dcsimg

Behavior

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Perception Channels: tactile ; chemical

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Dewey, T. . "Esociformes" (On-line), Animal Diversity Web. Accessed April 27, 2013 at http://animaldiversity.ummz.umich.edu/site/accounts/information/Esociformes.html
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Tanya Dewey, Animal Diversity Web
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Morphology

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Other Physical Features: bilateral symmetry

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Dewey, T. . "Esociformes" (On-line), Animal Diversity Web. Accessed April 27, 2013 at http://animaldiversity.ummz.umich.edu/site/accounts/information/Esociformes.html
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Tanya Dewey, Animal Diversity Web
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Esociformes

provided by wikipedia EN

The Esociformes /ˈsɒsɪfɔːrmz/ are a small order of ray-finned fish, with two families, Umbridae and Esocidae. The pikes of genus Esox give the order its name.

This order is closely related to the Salmoniformes, the two comprising the superorder Protacanthopterygii, and are often included in their order. The esociform fishes first appeared in the mid-Cretaceous — early products of the Euteleost radiation of that time. Today, they are found in weed-choked freshwater habitats in North America and northern Eurasia.

Esocidae

The three extant esocid genera (Esox, Novumbra, and Dallia) together comprise a holarctic distribution. Two additional genera have been described from fossils dating to the Cretaceous of North America.

Umbridae

Umbra remains the only extant species in this family, and can be found in eastern North America and Europe. Three additional genera have been described from fossils dating from the Paleocene of Europe; however, genetic studies on the extant species of Umbra have recovered a split between the North American and European species dating to the Late Cretaceous and earliest half of the Paleogene.[1]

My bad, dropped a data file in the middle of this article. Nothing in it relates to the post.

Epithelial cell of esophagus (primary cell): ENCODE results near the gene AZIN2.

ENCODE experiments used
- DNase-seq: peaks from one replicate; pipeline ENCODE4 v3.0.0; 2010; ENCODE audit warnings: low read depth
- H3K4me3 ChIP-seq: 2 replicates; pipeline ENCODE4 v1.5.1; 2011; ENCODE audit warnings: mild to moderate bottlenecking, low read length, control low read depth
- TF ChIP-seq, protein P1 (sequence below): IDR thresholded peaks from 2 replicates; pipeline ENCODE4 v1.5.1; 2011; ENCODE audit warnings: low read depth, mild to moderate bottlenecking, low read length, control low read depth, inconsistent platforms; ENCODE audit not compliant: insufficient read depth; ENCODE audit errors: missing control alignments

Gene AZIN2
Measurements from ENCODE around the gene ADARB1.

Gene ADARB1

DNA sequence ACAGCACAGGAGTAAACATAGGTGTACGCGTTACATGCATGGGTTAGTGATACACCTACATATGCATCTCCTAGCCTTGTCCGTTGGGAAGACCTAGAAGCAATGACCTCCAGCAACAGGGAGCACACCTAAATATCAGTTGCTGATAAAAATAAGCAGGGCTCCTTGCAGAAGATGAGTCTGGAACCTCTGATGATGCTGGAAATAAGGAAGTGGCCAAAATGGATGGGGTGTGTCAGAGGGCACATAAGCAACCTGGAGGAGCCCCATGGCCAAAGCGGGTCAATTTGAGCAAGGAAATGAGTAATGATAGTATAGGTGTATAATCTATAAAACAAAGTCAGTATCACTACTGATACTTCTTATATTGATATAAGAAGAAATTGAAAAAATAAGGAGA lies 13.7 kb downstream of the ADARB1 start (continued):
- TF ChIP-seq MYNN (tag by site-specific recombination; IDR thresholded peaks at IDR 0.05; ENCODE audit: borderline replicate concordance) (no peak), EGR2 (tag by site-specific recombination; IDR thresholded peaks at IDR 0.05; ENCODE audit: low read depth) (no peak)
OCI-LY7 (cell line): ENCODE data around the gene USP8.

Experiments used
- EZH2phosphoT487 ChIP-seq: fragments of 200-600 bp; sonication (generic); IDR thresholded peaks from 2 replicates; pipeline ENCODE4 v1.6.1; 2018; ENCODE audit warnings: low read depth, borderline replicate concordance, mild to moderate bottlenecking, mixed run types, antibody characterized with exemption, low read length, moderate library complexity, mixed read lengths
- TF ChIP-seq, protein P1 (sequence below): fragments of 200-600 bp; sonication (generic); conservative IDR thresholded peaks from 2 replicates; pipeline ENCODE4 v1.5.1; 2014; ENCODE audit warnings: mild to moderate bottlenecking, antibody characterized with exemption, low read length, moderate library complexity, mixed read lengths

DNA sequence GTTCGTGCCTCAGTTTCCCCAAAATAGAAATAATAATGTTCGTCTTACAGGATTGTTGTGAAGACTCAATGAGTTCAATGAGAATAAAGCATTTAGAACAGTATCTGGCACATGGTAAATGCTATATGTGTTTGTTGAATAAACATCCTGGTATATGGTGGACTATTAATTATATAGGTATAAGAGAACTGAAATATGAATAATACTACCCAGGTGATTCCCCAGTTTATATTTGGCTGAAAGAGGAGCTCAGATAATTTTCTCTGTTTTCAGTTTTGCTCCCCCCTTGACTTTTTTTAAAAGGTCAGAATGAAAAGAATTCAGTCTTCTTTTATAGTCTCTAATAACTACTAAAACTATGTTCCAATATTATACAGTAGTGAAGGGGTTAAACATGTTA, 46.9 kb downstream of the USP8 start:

Relationships

While the family Esocidae traditionally only contained the genus Esox, recent genetic and paleontological research have recovered Novumbra and Dallia as members of the family Esocidae, being closer related to Esox than Umbra. Umbra is the only remaining extant species in Umbridae.[1] Various fossils have been described as members of Esociformes and are placed on the following tree accordingly.

Esociformes Esocidae        

Esox Esox lucius1.jpg

     

Novumbra Novumbra oregonensis.png

     

Dallia Dallia pectoralis (line art).jpg

       

Oldmanesox

   

Estesesox

      Umbridae

Boltyshia

     

PalaeoesoxPalaeoesox fritzschei.jpg

     

Proumbra

     

Umbra Umbra krameri Lápi póc.jpg

           

References

  1. ^ a b Marić, Saša; Stanković, David; Wanzenböck, Josef; Šanda, Radek; Erős, Tibor; Takács, Péter; Specziár, András; Sekulić, Nenad; Bănăduc, Doru; Ćaleta, Marko; Trombitsky, Ilya (May 2017). "Phylogeography and population genetics of the European mudminnow (Umbra krameri) with a time-calibrated phylogeny for the family Umbridae". Hydrobiologia. 792 (1): 151–168. doi:10.1007/s10750-016-3051-9. ISSN 0018-8158.
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Esociformes: Brief Summary

provided by wikipedia EN

The Esociformes /ˈiːsɒsɪfɔːrmiːz/ are a small order of ray-finned fish, with two families, Umbridae and Esocidae. The pikes of genus Esox give the order its name.

This order is closely related to the Salmoniformes, the two comprising the superorder Protacanthopterygii, and are often included in their order. The esociform fishes first appeared in the mid-Cretaceous — early products of the Euteleost radiation of that time. Today, they are found in weed-choked freshwater habitats in North America and northern Eurasia.

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